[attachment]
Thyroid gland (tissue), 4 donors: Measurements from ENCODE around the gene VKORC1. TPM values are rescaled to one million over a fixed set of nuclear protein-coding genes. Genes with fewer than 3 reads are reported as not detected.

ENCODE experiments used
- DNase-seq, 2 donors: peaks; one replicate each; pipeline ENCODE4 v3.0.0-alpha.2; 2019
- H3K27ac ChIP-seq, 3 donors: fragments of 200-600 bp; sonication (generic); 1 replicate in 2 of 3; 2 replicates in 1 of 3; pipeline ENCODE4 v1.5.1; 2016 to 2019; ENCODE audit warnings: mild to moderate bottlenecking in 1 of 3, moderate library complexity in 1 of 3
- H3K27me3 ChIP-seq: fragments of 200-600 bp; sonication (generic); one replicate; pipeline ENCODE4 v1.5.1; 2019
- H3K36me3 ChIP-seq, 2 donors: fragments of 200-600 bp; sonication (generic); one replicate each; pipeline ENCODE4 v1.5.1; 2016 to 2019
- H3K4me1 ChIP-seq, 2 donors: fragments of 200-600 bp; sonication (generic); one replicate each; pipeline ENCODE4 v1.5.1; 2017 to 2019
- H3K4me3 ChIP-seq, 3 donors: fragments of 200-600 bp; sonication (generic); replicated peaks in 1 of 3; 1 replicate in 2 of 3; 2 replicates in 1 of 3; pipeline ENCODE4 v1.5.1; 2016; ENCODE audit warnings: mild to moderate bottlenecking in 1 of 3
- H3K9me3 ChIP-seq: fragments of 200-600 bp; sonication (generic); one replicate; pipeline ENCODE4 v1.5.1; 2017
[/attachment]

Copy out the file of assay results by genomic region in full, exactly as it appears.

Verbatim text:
Thyroid gland (tissue), 4 donors: Measurements from ENCODE around the gene VKORC1. TPM values are rescaled to one million over a fixed set of nuclear protein-coding genes. Genes with fewer than 3 reads are reported as not detected.

ENCODE experiments used
- DNase-seq, 2 donors: peaks; one replicate each; pipeline ENCODE4 v3.0.0-alpha.2; 2019
- H3K27ac ChIP-seq, 3 donors: fragments of 200-600 bp; sonication (generic); 1 replicate in 2 of 3; 2 replicates in 1 of 3; pipeline ENCODE4 v1.5.1; 2016 to 2019; ENCODE audit warnings: mild to moderate bottlenecking in 1 of 3, moderate library complexity in 1 of 3
- H3K27me3 ChIP-seq: fragments of 200-600 bp; sonication (generic); one replicate; pipeline ENCODE4 v1.5.1; 2019
- H3K36me3 ChIP-seq, 2 donors: fragments of 200-600 bp; sonication (generic); one replicate each; pipeline ENCODE4 v1.5.1; 2016 to 2019
- H3K4me1 ChIP-seq, 2 donors: fragments of 200-600 bp; sonication (generic); one replicate each; pipeline ENCODE4 v1.5.1; 2017 to 2019
- H3K4me3 ChIP-seq, 3 donors: fragments of 200-600 bp; sonication (generic); replicated peaks in 1 of 3; 1 replicate in 2 of 3; 2 replicates in 1 of 3; pipeline ENCODE4 v1.5.1; 2016; ENCODE audit warnings: mild to moderate bottlenecking in 1 of 3
- H3K9me3 ChIP-seq: fragments of 200-600 bp; sonication (generic); one replicate; pipeline ENCODE4 v1.5.1; 2017